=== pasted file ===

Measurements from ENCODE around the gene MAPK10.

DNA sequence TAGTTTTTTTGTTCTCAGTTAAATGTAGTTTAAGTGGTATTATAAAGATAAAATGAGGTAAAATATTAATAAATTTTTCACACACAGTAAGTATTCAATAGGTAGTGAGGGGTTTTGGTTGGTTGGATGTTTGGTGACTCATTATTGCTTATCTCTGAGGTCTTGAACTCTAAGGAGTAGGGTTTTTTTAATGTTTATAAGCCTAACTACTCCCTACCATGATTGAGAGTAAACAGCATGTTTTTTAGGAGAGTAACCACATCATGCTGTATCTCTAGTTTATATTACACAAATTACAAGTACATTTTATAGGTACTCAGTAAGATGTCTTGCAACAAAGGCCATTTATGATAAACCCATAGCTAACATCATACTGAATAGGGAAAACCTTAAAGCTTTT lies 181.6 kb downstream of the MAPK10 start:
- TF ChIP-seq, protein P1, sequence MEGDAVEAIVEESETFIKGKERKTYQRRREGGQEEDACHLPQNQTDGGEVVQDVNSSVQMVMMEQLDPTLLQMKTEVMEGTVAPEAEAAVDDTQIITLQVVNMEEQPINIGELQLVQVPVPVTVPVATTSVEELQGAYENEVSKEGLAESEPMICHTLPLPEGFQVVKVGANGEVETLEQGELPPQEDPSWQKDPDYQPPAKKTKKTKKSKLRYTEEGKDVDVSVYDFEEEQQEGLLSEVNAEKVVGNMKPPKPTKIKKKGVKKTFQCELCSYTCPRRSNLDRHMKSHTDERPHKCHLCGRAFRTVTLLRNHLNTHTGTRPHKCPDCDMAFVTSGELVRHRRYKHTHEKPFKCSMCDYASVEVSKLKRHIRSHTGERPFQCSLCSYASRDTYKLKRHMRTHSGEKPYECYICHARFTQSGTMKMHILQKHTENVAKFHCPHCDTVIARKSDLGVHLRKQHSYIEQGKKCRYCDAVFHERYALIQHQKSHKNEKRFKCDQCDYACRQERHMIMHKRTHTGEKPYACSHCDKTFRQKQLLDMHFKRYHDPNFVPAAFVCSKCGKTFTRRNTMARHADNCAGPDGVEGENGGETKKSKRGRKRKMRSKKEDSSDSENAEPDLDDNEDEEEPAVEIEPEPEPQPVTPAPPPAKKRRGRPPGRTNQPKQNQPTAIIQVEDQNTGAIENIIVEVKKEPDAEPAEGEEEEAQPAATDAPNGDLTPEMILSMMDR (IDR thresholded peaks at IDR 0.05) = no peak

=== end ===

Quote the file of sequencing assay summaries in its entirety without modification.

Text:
Measurements from ENCODE around the gene MAPK10.

DNA sequence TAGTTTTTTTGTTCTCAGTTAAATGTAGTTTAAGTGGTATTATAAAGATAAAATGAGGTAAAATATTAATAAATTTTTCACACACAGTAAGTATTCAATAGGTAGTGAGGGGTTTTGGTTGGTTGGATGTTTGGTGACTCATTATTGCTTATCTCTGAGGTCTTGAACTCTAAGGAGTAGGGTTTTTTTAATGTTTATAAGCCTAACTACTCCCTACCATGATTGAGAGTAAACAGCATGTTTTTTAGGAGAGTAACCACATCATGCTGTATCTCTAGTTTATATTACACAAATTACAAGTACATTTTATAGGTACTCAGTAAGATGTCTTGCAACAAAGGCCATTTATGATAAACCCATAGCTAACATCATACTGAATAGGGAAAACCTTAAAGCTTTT lies 181.6 kb downstream of the MAPK10 start:
- TF ChIP-seq, protein P1, sequence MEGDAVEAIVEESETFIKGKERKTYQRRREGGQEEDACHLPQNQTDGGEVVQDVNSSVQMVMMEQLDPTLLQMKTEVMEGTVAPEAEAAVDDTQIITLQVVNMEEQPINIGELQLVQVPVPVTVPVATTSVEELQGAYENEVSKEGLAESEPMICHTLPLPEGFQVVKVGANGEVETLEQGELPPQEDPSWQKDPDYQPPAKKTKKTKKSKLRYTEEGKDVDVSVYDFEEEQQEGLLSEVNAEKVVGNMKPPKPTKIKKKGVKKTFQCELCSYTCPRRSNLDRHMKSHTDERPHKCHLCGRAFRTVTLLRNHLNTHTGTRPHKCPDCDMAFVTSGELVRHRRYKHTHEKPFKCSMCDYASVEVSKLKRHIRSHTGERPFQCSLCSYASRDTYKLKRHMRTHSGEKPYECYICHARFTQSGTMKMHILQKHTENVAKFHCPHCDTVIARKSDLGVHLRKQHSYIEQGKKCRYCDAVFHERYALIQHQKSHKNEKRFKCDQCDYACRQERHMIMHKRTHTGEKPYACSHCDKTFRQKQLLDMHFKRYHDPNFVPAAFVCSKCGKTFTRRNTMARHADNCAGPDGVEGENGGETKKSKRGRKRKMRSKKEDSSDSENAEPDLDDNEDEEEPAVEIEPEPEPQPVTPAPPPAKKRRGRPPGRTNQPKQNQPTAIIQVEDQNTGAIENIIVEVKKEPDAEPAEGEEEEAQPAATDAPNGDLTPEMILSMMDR (IDR thresholded peaks at IDR 0.05) = no peak